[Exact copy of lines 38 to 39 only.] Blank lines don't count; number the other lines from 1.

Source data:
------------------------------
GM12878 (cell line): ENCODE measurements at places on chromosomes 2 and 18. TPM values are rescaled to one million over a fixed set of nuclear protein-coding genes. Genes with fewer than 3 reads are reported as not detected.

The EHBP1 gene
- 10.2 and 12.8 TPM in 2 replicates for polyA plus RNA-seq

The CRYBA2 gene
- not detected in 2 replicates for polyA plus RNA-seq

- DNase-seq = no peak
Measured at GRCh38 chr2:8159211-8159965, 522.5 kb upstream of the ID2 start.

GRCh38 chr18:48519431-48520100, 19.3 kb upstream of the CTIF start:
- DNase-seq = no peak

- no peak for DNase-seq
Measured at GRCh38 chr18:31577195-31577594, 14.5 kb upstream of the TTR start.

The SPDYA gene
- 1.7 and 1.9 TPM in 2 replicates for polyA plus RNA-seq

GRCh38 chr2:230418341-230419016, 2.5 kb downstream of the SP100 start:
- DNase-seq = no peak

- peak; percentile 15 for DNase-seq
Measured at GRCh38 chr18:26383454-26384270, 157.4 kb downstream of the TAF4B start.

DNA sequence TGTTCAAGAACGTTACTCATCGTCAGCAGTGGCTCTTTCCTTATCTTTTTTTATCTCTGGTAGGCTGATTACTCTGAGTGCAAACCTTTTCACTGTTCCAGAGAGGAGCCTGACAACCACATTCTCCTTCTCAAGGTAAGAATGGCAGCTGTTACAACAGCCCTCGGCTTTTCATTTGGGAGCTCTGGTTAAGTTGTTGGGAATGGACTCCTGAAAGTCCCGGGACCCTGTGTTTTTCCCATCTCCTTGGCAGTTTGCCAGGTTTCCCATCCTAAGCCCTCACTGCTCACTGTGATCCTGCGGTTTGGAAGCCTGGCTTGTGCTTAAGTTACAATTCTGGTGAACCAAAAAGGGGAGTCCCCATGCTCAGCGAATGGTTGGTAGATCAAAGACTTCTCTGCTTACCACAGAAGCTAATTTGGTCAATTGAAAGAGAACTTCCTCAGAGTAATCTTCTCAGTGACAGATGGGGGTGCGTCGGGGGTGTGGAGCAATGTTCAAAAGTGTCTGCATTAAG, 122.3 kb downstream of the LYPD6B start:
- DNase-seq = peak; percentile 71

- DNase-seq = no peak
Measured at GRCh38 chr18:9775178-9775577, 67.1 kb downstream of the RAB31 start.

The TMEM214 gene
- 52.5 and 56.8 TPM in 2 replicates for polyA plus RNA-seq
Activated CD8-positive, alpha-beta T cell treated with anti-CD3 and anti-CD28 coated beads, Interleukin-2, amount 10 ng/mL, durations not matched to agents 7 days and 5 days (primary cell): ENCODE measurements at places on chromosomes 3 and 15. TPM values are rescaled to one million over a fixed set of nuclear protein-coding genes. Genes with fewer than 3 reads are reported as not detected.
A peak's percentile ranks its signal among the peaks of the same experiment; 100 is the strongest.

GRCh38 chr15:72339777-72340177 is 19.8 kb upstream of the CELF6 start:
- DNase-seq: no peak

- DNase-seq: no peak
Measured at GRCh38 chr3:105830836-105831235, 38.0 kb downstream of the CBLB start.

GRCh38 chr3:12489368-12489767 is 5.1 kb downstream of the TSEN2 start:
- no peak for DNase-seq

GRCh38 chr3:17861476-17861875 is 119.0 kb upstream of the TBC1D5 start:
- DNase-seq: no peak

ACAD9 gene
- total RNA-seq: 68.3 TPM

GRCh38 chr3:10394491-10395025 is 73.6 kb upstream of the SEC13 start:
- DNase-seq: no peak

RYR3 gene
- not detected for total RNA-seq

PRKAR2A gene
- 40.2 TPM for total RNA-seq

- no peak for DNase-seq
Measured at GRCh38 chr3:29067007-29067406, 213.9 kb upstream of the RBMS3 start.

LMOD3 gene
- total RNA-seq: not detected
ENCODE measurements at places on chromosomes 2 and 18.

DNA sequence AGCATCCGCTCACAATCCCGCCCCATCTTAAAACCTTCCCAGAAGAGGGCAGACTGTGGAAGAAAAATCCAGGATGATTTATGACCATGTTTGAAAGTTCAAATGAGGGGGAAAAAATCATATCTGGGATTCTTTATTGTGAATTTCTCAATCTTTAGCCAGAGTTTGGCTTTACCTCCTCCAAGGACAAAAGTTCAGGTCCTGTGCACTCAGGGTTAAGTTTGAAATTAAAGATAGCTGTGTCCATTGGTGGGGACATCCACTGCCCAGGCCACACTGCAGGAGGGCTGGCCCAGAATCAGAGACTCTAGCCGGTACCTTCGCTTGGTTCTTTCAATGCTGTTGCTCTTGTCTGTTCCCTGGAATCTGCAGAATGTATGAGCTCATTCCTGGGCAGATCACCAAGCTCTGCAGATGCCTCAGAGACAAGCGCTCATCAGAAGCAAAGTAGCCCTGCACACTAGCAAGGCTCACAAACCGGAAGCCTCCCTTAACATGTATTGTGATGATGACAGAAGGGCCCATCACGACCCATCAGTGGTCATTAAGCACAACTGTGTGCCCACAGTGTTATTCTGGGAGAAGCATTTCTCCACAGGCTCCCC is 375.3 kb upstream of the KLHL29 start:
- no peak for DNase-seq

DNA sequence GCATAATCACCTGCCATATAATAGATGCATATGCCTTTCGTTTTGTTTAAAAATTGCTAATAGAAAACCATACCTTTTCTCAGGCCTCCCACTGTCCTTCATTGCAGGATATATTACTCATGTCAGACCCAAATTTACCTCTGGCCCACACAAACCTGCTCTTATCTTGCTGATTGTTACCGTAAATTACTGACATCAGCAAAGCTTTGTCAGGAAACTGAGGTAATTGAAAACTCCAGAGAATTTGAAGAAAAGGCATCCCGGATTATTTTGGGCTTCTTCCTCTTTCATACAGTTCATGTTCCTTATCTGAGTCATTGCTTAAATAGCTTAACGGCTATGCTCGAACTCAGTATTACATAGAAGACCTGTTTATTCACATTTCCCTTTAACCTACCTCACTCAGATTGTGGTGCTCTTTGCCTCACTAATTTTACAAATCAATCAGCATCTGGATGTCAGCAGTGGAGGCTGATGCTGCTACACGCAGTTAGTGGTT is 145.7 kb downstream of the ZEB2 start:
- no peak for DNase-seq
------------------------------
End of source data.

RYR3 gene
- not detected for total RNA-seq